parameters' values outside the discriminant variety).
Then being able to describe the connected components of the complementary of the discriminant variety in becomes a main challenge which is strongly linked to the work done on positive dimensional systems. Moreover, rewriting the systems involved and solving zerodimensional systems are major components of the algorithms we plan to build up.
We currently propose several computational strategies. An a priori decomposition into equidimensional components as zeros of radical ideals simplifies the computation and the use of the discriminant varieties. This preliminary computation is however sometimes expensive, so we are developing adaptive solutions where such decompositions are called by need. The main progress is that the resulting methods are fast on easy problems (generic) and slower on the problems with strong geometrical contents.
We also defined (large)
discriminant varieties of
with respect to
_{U}as being any
Zariski closed set
Wcontaining the minimal discriminant variety of
with respect to
_{U}(the minimal discriminant variety is the smallest discriminant variety and it is uniquely defined).
The existing implementations of algorithms able to "solve" (to get some information about the roots) parametric systems do all compute (directly or indirectly) discriminant varieties but none computes optimal objects (strict discriminant variety). The consequence is that the output (case distinctions w.r.t. parameters' values) are huge compared with the results we can provide.
Algorithms based on "Comprehensive Gröbner bases" , , , compute also (implicitly or explicitly) discriminant varieties. In the case of parametric systems, such a discriminant variety contains the parameters' values for which a Gröbner basis do not specialize properly. Again, it is far from being optimal since it contains the parameter's values where the staircase varies, which depend on the strategy used (for example the choice of a monomial ordering).
Applications are fundamental for our research for several reasons.
The first one is that they are the only source of fair tests for the algorithms. In fact, the complexity of the solving process depends very irregularly of the problem itself. Therefore, random tests do not give a right idea of the practical behavior of a program, and the complexity analysis, when possible, does not necessarily provide realistic information.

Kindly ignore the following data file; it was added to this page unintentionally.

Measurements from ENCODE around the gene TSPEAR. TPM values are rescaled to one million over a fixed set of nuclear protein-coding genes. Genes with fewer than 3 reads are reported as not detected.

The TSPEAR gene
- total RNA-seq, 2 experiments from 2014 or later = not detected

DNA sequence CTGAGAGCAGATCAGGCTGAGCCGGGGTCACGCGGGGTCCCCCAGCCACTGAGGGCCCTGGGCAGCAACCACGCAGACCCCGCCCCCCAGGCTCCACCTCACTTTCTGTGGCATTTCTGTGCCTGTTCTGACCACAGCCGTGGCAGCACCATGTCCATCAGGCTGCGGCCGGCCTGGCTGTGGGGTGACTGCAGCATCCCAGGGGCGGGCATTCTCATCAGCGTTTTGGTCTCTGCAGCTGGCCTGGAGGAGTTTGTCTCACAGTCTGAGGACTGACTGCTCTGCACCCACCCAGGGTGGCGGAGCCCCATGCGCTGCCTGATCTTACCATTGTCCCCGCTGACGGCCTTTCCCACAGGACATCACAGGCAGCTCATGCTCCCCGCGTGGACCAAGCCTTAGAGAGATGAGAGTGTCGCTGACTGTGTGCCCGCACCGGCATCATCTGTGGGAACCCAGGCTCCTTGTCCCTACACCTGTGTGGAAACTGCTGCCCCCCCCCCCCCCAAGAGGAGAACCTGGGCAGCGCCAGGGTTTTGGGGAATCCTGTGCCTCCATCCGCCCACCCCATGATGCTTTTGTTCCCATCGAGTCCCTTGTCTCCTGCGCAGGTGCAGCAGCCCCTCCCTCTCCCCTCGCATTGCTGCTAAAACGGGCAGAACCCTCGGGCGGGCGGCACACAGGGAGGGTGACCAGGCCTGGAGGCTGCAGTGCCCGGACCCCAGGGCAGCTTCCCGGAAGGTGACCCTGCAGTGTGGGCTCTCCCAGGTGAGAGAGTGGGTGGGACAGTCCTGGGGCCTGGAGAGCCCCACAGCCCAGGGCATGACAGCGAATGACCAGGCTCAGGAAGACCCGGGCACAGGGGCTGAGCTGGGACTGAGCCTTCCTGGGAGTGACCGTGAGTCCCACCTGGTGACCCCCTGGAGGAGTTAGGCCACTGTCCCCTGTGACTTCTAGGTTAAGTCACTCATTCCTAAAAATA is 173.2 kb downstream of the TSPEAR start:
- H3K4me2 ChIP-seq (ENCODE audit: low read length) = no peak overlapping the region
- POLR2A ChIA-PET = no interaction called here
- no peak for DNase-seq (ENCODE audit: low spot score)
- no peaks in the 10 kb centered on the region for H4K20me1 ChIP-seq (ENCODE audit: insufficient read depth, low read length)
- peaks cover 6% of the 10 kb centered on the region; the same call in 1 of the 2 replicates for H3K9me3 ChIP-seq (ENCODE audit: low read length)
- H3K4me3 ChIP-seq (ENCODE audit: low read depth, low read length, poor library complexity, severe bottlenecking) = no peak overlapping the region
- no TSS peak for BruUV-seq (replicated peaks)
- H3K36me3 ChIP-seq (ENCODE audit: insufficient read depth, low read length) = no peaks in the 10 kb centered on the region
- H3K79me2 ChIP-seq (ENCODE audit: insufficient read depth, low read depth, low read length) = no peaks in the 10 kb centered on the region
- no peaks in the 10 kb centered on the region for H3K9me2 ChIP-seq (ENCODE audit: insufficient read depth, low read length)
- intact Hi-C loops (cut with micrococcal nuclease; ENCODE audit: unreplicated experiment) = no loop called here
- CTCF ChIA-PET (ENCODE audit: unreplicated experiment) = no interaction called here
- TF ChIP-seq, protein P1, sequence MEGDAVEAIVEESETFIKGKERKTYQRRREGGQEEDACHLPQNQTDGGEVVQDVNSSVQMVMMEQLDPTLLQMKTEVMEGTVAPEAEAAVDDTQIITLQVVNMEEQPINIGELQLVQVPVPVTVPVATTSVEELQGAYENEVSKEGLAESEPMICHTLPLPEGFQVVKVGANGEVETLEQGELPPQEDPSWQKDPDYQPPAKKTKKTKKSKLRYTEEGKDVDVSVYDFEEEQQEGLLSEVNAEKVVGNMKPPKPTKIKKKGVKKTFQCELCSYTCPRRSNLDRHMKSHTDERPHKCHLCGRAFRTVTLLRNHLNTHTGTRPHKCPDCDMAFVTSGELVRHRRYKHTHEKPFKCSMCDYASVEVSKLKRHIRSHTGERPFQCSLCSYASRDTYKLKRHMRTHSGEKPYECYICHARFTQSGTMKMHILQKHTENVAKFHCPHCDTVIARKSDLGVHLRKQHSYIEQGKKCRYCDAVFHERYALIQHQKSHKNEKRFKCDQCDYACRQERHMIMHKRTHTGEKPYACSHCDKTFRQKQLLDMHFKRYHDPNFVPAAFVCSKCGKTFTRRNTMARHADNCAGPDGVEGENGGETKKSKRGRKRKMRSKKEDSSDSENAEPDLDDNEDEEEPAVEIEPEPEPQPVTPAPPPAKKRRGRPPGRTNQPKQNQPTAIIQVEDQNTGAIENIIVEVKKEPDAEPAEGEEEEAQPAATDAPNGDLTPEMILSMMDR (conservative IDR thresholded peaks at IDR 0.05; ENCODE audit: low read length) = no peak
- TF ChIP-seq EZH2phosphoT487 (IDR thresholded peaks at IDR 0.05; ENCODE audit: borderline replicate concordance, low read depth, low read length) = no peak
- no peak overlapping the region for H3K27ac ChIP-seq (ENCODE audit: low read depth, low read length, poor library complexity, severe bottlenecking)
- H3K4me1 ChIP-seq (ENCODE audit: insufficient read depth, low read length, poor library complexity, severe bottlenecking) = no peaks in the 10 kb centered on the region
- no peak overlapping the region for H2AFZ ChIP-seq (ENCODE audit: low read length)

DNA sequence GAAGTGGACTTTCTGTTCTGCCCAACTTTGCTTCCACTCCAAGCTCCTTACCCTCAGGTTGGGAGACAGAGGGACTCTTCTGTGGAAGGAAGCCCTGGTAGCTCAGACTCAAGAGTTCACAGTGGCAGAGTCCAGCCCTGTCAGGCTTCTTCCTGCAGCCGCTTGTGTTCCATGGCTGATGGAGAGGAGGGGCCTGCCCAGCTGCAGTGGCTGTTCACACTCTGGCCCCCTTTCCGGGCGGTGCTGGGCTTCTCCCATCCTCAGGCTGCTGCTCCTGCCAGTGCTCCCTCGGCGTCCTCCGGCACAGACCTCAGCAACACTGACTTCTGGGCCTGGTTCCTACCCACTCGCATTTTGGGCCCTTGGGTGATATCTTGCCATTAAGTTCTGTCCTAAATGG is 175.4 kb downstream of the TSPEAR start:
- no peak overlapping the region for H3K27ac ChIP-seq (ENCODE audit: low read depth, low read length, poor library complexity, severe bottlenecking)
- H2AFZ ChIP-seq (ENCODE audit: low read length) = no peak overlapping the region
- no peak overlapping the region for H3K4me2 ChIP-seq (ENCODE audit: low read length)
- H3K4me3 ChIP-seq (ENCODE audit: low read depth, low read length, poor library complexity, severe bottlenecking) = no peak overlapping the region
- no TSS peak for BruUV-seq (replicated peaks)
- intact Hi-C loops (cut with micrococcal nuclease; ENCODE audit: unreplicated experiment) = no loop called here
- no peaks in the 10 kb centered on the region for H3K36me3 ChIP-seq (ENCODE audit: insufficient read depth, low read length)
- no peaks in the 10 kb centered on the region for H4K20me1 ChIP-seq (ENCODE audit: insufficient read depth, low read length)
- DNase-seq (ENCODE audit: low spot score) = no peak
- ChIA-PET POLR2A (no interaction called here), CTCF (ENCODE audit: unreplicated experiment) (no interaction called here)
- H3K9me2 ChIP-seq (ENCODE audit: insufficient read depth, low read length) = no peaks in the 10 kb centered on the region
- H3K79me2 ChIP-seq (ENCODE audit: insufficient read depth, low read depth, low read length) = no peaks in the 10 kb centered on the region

A second reason is that, as quoted above, we need real world problems to determine which specifications of algorithms are really useful. Conversely, it is frequently by solving specific problems through ad hoc methods that we found new algorithms with general impact.
Finally, obtaining successes with problems which are intractable by the other known approaches is the best proof for the quality of our work.
On the other hand, there is a specific difficulty. The problems which may be solved with our methods may be formulated in many different ways, and their usual formulation is rarely well suited for polynomial system solving or for exact computations. Frequently, it is not even clear that the problem is purely algebraic, because researchers and engineers are used to formulate them in a differential way or to linearize them.
Therefore, our software may not be used as black boxes, and we have to understand the origin of the problem in order to translate it in a form which is well suited for our solvers.
It follows that many of our results, published or in preparation, are classified in scientific domains which are different from ours, like cryptography, error correcting codes, robotics, signal processing, statistics or biophysics.
The idea of using multivariate (quadratic) equations as a basis for building public key cryptosystems appeared with the MatsumotoImai cryptosystem. This system was first broken by Patarin and, shortly after, Patarin proposed to repair it and thus devised the hidden field equation (HFE) cryptosystem.
The basic idea of HFE is simple: build the secret key as a univariate polynomial
S(
x)over some (big) finite field (often
). Clearly, such a polynomial can be easily evaluated; moreover, under reasonable hypotheses, it can also be ``inverted'' quite efficiently. By inverting, we mean finding any solution to the equation
S(
x) =
y, when such a solution exists. The secret transformations (decryption and/or signature) are based on this efficient inversion. Of course, in order to build a cryptosystem, the polynomial
Smust be presented as a public transformation which hides the original structure and prevents inversion. This is done by viewing the finite field
as a vector space over
and by choosing two linear transformations of this vector space
L_{1}and
L_{2}. Then the public transformation is the composition of
L_{1},
Sand
L_{2}. Moreover, if all the terms in the polynomial
S(
x)have Hamming weight 2, then it is obvious that all the (multivariate) polynomials of the public key are of degree two.
By using fast algorithms for computing Gröbner bases, it was possible to break the first HFE challenge
(real cryptographic size 80 bits and a symbolic prize of 500 US$) in only two days of CPU time. More precisely we
have used the
F_{5}/2version of the fast
F_{5}algorithm for computing Gröbner bases (implemented in C). The algorithms available up to now (Buchberger) were extremely slow and could not have been used to break the code (they should have needed at least a few centuries of computation). The new algorithm is thousands of times faster
than previous algorithms. Several matrices have to be reduced (Echelon Form) during the computation: the biggest one has no less than 1.6 million columns, and requires 8 gigabytes of memory. Implementing the algorithm thus required significant programming work and especially efficient memory